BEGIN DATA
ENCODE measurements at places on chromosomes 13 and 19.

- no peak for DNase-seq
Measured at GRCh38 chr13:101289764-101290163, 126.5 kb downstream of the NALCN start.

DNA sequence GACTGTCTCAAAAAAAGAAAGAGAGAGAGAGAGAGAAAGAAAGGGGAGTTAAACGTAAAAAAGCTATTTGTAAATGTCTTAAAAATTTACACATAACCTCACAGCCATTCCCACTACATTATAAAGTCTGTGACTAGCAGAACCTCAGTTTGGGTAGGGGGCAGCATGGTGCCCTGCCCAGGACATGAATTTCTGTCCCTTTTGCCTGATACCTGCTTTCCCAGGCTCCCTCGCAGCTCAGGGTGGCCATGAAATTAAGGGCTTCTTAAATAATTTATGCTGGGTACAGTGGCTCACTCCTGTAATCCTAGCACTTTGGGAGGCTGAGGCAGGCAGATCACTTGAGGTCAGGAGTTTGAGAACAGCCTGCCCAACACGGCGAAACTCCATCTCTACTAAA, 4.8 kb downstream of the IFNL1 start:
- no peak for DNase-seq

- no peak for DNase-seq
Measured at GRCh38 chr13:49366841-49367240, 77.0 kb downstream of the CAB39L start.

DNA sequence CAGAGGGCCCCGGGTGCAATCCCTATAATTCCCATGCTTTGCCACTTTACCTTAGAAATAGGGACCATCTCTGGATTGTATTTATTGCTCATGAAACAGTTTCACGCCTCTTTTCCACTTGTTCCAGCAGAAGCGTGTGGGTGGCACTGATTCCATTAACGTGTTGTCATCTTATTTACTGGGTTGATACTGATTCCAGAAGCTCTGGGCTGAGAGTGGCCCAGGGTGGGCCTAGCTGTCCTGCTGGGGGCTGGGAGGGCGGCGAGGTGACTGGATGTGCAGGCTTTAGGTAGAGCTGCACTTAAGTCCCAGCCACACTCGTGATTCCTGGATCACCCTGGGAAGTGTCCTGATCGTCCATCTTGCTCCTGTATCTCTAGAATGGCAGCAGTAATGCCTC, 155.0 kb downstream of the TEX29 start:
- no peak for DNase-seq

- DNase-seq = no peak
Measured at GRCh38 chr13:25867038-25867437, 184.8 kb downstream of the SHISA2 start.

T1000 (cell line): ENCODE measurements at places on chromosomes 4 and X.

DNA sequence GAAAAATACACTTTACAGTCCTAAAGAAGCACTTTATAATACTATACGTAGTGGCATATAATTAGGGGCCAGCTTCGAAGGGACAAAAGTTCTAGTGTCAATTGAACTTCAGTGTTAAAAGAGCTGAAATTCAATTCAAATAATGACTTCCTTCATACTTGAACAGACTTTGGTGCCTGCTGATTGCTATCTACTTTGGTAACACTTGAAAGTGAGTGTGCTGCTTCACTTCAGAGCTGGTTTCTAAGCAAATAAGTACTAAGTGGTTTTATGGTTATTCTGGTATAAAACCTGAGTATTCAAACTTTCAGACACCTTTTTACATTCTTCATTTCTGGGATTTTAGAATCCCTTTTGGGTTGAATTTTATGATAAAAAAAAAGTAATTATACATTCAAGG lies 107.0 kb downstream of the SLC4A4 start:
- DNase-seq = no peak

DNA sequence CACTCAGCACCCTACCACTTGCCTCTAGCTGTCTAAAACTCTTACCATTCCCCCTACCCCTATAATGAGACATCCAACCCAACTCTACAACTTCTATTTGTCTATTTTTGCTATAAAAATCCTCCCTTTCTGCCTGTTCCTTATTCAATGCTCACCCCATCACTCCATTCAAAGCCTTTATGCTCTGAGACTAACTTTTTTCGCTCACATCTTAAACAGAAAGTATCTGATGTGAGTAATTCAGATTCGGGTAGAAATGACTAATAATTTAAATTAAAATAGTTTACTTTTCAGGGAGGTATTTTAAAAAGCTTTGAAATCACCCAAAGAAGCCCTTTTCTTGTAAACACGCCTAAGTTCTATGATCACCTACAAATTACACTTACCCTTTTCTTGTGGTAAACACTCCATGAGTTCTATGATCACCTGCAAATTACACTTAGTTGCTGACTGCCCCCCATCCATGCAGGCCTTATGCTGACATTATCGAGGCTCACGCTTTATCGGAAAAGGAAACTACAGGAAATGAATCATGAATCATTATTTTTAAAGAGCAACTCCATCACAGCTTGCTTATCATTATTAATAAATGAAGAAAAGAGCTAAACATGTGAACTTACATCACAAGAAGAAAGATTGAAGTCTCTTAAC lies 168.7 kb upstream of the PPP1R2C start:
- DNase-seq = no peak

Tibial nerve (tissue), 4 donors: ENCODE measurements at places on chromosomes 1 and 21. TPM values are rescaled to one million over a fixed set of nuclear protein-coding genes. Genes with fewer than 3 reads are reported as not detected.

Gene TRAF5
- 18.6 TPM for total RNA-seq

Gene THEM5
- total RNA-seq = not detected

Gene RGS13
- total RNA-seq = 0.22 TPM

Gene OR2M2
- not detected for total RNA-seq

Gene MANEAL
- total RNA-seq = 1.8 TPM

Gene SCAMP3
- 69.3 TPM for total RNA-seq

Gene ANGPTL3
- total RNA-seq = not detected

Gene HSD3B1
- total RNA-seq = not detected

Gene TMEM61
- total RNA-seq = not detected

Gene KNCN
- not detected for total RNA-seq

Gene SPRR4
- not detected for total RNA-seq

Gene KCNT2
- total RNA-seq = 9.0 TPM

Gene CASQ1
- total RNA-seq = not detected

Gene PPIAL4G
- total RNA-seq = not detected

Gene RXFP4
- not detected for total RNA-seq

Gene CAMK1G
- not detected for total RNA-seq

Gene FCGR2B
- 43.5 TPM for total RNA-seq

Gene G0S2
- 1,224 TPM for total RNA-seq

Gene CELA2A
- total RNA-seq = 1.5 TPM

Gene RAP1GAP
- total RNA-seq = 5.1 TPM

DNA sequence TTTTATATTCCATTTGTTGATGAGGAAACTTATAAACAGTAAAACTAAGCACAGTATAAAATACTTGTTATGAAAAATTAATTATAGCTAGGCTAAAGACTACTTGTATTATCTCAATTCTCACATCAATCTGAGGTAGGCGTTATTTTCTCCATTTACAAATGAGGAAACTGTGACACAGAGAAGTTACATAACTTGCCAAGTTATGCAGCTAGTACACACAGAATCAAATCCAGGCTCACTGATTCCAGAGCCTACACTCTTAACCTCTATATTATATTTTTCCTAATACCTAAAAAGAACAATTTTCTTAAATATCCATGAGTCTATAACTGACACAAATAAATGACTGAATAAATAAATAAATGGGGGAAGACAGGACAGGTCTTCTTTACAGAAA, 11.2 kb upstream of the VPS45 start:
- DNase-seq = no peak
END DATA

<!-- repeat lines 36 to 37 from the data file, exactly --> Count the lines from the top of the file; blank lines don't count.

Gene KNCN
- not detected for total RNA-seq